No. I didn’t know what I was doing but I knew what I wanted to achieve. I loved this sign but I’d seen countless other pictures of the sign that other people had taken, all of which were identical. I wanted to set it against the stunning sunset and used a filter to get some movement in the sky. However, I had no idea how many seconds I needed to open the shutter for, I took just the one shot with my shutter open for 58 seconds, this is the result. And a minute later the sun had set.
Do you use a lot of Photoshop?
A little bit. Make it the best it can be, but not to the point that it becomes unreal. I definitely will shoot in raw and then try and bring the colours out where I can. I do like to use Photoshop but only to highlight things. I like the clarity switch a lot for some reason!
Where do you see your photography going now?
What I find interesting is taking pictures of everyday people and placing them in an interesting light. I have a fixation with taking pictures of people on the Tube – I like the constant light that is always there, which changes the lighting perspective. You’ve got to catch the audience; there are loads of people there and everyone is going on their random journey whether it is to work or school. You’ve also got the movement of trains – there’s always something going on with all the advertising. It’s a ‘hustley-bustley’ place and I find myself bringing out my camera and taking pictures of people. A snapshot of people’s lives is what I find most fascinating.
But, to answer your question. I don’t know where I see it going. I just want to continue to enjoy it.
Do you think in the future you will go professional?
I worry that that will take the enjoyment out of it. I have my job, my career and that’s my focus. This is the thing I can switch off with and not worry about. I think as soon as someone says “go out and take a picture and I’ll pay for it” I would probably be rubbish. I like having to not stress over it.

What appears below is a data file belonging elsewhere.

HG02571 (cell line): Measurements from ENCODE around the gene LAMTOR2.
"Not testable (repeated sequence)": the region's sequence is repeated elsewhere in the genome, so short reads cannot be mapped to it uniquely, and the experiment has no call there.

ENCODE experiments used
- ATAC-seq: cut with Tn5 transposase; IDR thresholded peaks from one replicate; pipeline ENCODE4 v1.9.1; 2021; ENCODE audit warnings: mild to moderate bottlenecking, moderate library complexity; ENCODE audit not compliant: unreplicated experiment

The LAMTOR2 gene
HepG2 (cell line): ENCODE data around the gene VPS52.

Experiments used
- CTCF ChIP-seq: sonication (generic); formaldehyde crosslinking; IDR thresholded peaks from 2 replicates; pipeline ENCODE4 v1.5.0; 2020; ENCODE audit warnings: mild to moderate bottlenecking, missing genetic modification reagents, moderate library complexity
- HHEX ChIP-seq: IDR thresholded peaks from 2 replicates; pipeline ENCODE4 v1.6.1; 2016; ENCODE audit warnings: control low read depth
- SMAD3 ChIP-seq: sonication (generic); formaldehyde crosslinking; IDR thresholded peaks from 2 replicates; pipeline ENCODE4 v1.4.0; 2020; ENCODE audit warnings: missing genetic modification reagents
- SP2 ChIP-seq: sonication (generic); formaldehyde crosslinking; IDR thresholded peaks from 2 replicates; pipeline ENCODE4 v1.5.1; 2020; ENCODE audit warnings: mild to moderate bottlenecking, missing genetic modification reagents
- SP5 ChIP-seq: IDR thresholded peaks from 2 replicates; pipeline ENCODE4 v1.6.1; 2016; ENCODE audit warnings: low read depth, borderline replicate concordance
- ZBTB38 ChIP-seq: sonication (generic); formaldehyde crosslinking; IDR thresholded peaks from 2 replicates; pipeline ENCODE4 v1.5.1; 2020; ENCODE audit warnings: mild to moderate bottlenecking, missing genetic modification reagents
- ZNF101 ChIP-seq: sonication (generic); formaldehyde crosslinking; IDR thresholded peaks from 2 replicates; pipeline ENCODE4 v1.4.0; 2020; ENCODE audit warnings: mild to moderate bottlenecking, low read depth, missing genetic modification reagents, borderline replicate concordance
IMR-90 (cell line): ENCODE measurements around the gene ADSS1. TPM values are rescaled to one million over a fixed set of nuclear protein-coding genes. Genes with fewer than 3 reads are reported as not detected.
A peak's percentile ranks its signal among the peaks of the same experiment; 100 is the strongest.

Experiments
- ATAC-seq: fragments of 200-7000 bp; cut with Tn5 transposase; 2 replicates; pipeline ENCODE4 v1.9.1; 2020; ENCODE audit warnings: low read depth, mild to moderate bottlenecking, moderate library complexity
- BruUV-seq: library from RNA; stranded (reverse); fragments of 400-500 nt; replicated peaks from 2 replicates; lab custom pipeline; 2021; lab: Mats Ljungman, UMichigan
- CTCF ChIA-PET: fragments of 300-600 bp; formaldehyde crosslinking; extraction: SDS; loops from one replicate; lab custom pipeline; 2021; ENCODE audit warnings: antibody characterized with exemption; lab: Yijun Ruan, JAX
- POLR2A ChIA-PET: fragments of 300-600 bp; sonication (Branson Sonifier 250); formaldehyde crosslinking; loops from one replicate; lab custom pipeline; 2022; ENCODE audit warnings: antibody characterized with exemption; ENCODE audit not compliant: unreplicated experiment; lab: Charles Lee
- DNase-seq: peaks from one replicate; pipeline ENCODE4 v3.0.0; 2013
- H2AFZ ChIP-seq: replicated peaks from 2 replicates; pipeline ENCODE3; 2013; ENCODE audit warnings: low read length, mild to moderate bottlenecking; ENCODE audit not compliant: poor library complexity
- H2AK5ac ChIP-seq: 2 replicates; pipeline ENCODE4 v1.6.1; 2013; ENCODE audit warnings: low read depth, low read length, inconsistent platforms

Are there any photographers you try to emulate?
Funnily enough the only photographers I know are fashion photographers because I’ve met them or worked with them. I do love David Bailey’s work, his portraiture is, and always has been, second to none.
What does photography give you that nothing else does?
I quite like having something that I can do on my own and just enjoy it. I don’t really have to share it in the moment to appreciate it; I like that ‘me time’ – maybe that’s the ‘only child’ in me. For me it’s just a creative outlet and a bit of escapism that I enjoy. I wouldn’t want to change that by making it my job. I say it now but who knows.
Are there any other courses that you will do?
I think what’s nice about the courses is being set a challenge I might not have thought to do myself. That’s what I took away from the course – having a theme, focusing on it and coming back with whatever you’ve got. I like that and I like that there was the ability to wander off and interpret the theme how you wanted to. Sometimes you walk out and there’s so much going on around you; I get confused with having so much to photograph rather than being single minded and looking for x, y, z. A little direction can have a huge impact on your work. That’s what I took away from the course that I did with The Mango Lab and that’s what I liked most about it. That’s why I will probably do another one.
Don’t forget to check out Nick’s photography on Instagram! You can follow him @buckleynicholas